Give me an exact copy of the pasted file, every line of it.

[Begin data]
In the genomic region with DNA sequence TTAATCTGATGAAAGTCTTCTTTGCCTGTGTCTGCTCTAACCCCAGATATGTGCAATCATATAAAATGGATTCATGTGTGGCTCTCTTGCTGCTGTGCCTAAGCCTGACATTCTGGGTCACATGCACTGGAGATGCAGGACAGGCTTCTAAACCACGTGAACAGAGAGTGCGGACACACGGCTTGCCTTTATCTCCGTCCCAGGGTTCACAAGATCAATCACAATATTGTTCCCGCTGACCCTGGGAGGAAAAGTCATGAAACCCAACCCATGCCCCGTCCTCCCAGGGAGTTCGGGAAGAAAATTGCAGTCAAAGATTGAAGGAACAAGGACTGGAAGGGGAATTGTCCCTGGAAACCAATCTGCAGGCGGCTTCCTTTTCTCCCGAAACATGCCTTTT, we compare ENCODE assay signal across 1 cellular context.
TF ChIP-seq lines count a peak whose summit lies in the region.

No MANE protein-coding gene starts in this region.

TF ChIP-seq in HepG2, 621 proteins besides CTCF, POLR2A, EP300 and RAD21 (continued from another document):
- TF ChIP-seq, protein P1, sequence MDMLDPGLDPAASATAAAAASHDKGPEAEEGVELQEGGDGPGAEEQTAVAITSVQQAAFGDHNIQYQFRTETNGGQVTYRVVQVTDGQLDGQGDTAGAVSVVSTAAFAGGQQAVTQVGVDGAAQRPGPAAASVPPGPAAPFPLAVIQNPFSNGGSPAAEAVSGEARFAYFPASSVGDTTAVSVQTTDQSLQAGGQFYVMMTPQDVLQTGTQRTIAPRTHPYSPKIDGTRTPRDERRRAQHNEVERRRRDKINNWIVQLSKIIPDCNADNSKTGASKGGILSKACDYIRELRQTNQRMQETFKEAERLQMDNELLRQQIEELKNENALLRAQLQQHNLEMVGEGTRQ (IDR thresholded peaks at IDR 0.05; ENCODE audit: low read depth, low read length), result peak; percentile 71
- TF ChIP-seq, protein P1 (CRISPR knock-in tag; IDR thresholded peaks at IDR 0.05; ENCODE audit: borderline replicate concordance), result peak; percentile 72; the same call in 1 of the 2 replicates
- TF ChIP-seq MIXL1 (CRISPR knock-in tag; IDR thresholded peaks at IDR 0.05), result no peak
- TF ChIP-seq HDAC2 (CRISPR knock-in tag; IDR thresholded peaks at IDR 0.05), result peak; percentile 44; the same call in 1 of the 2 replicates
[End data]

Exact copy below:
In the genomic region with DNA sequence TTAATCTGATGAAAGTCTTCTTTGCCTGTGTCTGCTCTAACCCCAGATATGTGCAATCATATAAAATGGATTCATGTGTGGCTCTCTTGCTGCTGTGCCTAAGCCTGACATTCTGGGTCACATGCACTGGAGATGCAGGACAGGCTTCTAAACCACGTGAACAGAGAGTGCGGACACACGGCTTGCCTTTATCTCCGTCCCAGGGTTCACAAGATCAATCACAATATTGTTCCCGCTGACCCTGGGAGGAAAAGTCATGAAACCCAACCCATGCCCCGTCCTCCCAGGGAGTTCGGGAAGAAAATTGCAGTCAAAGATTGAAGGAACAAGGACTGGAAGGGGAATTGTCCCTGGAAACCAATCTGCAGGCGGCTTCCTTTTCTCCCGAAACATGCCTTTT, we compare ENCODE assay signal across 1 cellular context.
TF ChIP-seq lines count a peak whose summit lies in the region.

No MANE protein-coding gene starts in this region.

TF ChIP-seq in HepG2, 621 proteins besides CTCF, POLR2A, EP300 and RAD21 (continued from another document):
- TF ChIP-seq, protein P1, sequence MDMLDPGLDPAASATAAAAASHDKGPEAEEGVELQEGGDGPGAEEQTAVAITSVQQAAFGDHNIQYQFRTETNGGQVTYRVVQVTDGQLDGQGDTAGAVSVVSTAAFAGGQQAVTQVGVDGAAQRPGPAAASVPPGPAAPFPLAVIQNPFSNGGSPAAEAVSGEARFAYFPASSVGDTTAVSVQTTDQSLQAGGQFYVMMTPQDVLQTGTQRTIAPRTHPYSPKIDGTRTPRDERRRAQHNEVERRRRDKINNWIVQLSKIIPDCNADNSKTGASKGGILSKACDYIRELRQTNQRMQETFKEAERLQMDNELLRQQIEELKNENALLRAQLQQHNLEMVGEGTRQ (IDR thresholded peaks at IDR 0.05; ENCODE audit: low read depth, low read length), result peak; percentile 71
- TF ChIP-seq, protein P1 (CRISPR knock-in tag; IDR thresholded peaks at IDR 0.05; ENCODE audit: borderline replicate concordance), result peak; percentile 72; the same call in 1 of the 2 replicates
- TF ChIP-seq MIXL1 (CRISPR knock-in tag; IDR thresholded peaks at IDR 0.05), result no peak
- TF ChIP-seq HDAC2 (CRISPR knock-in tag; IDR thresholded peaks at IDR 0.05), result peak; percentile 44; the same call in 1 of the 2 replicates